Guest Author Tilda Moore, openeducators.org
As a parent of a child who learns differently, you spend a lot of time being told, often in the nicest and most well-meaning way possible, about what your child can’t do. You probably spend even more time, however, marveling at what kids CAN do: their special gifts and talents, their unique preferences and styles, and the things that light them up. If you haven’t already done so, encouraging your children to explore and be expressive through the arts can have enormous cognitive and emotional benefits for them.
Exploring Your Options
Every child responds differently to various kinds of learning and challenges. Art, above all, is about expression, so try a few creative areas to discover what type of artistic expression brings out the best in your child. A few areas to try:
- Music: For many children, setting lessons and facts to music makes it easier for them to learn and adds a little fun to otherwise dry academic subjects.
- Visual arts: Visual arts, such as painting, drawing, sculpting, and crafting, help children develop fine motor skills and enhance their understanding of shapes, spatial relationships, boundaries, and solving problems.
- Theater/drama: Acting and performing give children a chance to express themselves without consequences and try different roles in a judgment-free way. It also builds confidence.
- Dance: Dance is an amazing outlet for children to release energy. It allows your child to use his or her entire body to send a message. Dance also teaches valuable lessons about following directions, coordination, motor skills, and balance. For some children, dance helps with counting skills, sequencing, and even understanding directions, such as right, left, up, and down.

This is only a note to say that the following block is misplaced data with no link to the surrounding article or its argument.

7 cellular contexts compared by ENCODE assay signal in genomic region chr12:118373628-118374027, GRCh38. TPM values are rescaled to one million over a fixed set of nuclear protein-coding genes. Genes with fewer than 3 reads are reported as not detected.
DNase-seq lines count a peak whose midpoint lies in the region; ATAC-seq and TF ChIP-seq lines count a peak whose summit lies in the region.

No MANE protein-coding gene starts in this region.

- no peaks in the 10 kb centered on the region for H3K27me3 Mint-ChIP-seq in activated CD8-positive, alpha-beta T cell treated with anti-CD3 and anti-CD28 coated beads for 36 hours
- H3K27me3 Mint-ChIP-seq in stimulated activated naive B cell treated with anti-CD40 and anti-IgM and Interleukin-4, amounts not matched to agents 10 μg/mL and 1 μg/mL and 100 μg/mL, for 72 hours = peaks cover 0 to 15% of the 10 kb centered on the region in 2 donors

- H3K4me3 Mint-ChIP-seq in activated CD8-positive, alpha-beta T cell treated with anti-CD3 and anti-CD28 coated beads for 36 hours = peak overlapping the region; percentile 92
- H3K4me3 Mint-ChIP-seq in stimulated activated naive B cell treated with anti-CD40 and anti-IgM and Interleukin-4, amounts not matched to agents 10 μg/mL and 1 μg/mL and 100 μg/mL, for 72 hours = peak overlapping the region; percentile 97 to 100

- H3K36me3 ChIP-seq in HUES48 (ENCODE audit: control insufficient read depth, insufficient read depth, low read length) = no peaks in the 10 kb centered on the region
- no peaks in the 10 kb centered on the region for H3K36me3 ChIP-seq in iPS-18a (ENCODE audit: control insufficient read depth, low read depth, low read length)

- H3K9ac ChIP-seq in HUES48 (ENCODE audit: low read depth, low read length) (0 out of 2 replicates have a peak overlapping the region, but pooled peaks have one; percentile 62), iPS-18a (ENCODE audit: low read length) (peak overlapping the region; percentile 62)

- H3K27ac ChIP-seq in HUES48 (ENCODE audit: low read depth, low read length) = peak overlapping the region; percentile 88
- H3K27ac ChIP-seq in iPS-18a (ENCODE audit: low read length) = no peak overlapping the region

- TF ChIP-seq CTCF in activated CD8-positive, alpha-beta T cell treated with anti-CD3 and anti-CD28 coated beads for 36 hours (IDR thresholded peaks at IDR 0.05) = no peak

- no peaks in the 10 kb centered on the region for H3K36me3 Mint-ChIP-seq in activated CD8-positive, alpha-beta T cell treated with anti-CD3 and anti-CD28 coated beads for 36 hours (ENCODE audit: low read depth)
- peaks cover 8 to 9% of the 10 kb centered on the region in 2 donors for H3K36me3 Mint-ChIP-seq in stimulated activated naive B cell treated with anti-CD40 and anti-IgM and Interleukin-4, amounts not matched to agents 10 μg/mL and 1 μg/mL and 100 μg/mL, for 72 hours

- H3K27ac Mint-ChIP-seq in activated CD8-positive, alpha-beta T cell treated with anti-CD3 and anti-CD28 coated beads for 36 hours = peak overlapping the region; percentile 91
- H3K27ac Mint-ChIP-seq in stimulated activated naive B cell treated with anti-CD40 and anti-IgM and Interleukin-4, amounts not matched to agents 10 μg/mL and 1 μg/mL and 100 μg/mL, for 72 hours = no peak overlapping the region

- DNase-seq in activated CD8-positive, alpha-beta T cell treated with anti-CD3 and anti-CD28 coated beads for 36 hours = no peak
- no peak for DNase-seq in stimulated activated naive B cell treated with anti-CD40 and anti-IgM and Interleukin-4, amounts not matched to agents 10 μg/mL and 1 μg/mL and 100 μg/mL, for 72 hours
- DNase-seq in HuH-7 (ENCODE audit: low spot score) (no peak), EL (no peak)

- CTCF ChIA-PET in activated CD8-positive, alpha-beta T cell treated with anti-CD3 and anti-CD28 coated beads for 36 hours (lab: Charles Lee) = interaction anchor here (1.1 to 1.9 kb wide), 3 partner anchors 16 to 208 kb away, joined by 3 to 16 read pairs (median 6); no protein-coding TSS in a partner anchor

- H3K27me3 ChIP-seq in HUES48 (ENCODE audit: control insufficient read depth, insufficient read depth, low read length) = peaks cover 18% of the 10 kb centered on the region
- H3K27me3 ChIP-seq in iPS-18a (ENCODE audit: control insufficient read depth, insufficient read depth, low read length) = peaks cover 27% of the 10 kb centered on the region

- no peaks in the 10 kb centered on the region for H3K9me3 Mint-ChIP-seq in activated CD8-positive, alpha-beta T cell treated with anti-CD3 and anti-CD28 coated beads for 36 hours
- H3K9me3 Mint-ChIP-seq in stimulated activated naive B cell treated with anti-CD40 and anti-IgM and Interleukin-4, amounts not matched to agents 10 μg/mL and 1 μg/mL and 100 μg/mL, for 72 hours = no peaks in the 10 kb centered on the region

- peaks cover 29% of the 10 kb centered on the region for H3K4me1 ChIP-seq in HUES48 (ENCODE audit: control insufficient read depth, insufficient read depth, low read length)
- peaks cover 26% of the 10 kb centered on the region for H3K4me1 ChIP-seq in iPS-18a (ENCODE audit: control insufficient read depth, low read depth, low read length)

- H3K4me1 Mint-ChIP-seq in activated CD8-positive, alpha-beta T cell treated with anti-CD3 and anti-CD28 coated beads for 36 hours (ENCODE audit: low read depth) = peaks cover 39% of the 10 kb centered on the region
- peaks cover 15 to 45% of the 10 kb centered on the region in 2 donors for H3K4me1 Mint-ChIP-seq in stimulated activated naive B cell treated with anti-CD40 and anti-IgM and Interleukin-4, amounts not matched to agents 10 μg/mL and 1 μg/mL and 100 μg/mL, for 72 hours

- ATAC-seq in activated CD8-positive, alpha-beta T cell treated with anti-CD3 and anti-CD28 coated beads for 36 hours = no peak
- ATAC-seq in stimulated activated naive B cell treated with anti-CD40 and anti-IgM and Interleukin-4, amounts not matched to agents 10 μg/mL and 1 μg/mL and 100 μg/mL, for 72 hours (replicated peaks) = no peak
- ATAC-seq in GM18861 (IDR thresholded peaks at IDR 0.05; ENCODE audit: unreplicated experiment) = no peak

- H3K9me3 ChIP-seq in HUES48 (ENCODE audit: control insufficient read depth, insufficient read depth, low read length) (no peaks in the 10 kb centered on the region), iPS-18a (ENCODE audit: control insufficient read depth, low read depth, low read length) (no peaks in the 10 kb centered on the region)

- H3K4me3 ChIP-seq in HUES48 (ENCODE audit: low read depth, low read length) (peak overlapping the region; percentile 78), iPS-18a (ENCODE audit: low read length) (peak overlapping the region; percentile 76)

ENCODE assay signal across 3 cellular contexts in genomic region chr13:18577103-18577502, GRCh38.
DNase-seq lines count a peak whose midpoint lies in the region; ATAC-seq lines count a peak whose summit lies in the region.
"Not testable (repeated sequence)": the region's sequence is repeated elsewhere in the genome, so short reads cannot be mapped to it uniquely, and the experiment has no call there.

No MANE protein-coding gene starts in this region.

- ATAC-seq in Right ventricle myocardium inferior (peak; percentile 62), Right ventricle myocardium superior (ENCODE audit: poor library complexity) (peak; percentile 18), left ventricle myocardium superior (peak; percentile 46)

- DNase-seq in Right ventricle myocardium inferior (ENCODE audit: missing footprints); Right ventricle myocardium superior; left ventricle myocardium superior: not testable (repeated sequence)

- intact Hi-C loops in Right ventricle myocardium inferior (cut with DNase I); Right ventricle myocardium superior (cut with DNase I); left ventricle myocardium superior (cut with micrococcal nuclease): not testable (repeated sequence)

Setting the Scene for Greatness
To help your child thrive in artistic endeavors, you can create a dedicated space in your home devoted to your child’s art, be it a crafting area or a mini dance studio. If you can, try repurposing a room in your home that doesn’t currently get much use, such as a spare bedroom or unfinished basement.
A designated place not only gives your children confidence and room to explore their artistic abilities but also sends them the message that you take their expression seriously and are invested in helping them succeed.
Keeping Up the Momentum
Some children who learn differently display exceptional talent in one or more areas of artistic expression, but not every child will. It’s okay if your child isn’t the next Pablo Picasso or if their idea of being creative is different from yours. Art is meant to allow the artist a chance to release any pent-up feelings, so try to step back and respect the process.
Don’t force your child to stick with something that isn’t working, but if you notice a spark, encourage your child to keep going and push boundaries. It may also help to enroll your child in an academic program at Athena Academy that builds on the dyslexic student’s natural picture-oriented learning style and encourages the development of each child’s unique strengths and talents.
Exploring creativity can be an excellent expressive outlet and beneficial learning experience for all children. Helping your child discover their inner artist is well worth the effort.